Europe’s travel chaos set to get even worse as Lufthansa ground-staff strike causes 1,000 flight cancellations
Europe’s summer flight chaos just keeps getting more shambolic.
Lufthansa has been forced to cancel over 1,000 flights that were scheduled to take place Wednesday, due to a looming strike by its German ground staff.
The move knocked more than 2% off Lufthansa’s share price.
The Verdi union announced the industrial action on Monday, asking passengers for their understanding and blaming “mismanagement” for the one-day strike, which will affect around 134,000 would-be travelers.
The biggest impact will be felt at Lufthansa’s Frankfurt and Munich hubs, but the strike will also affect services at Berlin, Bremen, Cologne, Düsseldorf, Hamburg, Hanover, and Stuttgart’s airports.
Around 20,000 Lufthansa employees are collectively negotiating pay increases, and their union representatives—who say ground workers are being heavily overburdened due to the staff shortages that have largely caused this summer’s travel fiasco—are not happy with management’s mid-July offer.
German inflation is currently running at over 7%. Lufthansa’s offer would see monthly basic pay increased by 250 euros ($253) over the next year; the flag carrier says this would amount to a 9%–11% pay increase for its lower-paid workers. But Verdi wants to see a 9.5% pay boost, or at least 350 euros a month, across the workforce.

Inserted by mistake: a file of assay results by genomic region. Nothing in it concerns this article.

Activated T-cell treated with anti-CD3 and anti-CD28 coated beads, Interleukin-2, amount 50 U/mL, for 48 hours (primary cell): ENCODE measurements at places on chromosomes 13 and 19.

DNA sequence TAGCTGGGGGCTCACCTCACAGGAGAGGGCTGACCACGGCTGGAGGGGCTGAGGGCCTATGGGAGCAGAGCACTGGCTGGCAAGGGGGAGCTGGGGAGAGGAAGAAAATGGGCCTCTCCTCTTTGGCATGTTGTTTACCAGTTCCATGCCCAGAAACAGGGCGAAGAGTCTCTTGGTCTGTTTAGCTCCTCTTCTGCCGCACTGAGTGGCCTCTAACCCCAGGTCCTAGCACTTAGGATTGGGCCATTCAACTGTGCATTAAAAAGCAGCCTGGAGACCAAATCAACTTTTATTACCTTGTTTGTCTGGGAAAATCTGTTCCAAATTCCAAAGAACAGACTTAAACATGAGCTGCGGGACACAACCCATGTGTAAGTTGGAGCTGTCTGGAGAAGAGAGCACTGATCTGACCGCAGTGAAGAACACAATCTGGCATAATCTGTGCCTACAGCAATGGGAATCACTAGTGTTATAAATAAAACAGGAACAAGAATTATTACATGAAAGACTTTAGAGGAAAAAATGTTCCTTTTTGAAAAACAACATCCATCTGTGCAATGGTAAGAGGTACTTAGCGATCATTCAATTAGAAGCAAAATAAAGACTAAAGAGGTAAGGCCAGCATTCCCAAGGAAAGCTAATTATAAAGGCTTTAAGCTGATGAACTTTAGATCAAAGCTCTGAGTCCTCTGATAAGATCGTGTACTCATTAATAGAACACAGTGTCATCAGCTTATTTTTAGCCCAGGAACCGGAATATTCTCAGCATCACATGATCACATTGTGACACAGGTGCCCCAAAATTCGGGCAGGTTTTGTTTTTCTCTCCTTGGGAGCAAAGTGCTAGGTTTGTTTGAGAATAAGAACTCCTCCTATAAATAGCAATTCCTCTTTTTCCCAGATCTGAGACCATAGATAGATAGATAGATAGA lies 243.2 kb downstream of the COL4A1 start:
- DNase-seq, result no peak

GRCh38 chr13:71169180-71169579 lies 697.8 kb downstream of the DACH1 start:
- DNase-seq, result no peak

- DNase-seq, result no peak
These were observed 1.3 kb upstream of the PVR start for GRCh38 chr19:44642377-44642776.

“They urgently need more money and they need relief—for themselves and for the passengers,” said Verdi deputy chair Christine Behle, who added that Lufthansa’s promise of an extra 2% increase in July 2023, “depending on how our business develops,” left employees with an uncertain future.
Lufthansa described the union’s stance as “incomprehensible,” with human resources chief Michael Niggemann saying the one-day stoppage “represents a renewed, substantial, and unnecessary burden for our passengers and also for our employees beyond the strike day.”
Negotiations are set to resume early next month, and Verdi has described Wednesday’s action as a warning strike designed to pressure Lufthansa into showing up with a “significantly improved, final offer.”
Niggemann said the walkout “can hardly be called a warning strike due to its breadth across all locations and its duration.” Fortune has asked Verdi for its response, and will update this story when one appears.
Like many other airlines, Lufthansa has already had to cancel many flights in recent weeks due to understaffing on the ground, which is mostly the result of high sickness absence rates.
In mid-July, Frankfurt Airport followed the U.K.’s Heathrow and Gatwick and the Netherlands’ Schiphol in limiting capacity so carriers have a chance at stabilizing their schedules. Lufthansa reacted gratefully to that move.
Lufthansa is far from being the only European airline with strike problems this summer.
The Irish low-cost carrier Ryanair has been hit with ongoing industrial action that has led it to cancel hundreds of flights.
British rival EasyJet has also suffered repeated strikes, and disagreements over how to handle the crisis led its chief operating officer Peter Bellew to resign at the start of this month.
Last week, the Scandinavian carrier SAS ended a 15-day pilots’ strike with a new collective-bargaining agreement that saw the reinstatement of 450 pilots who were let go during the pandemic.
British Airways—which is particularly badly affected by the Heathrow cap—narrowly averted a walkout of check-in staff earlier this month when management caved in to pay demands, agreeing to boost salaries by nearly 10%.
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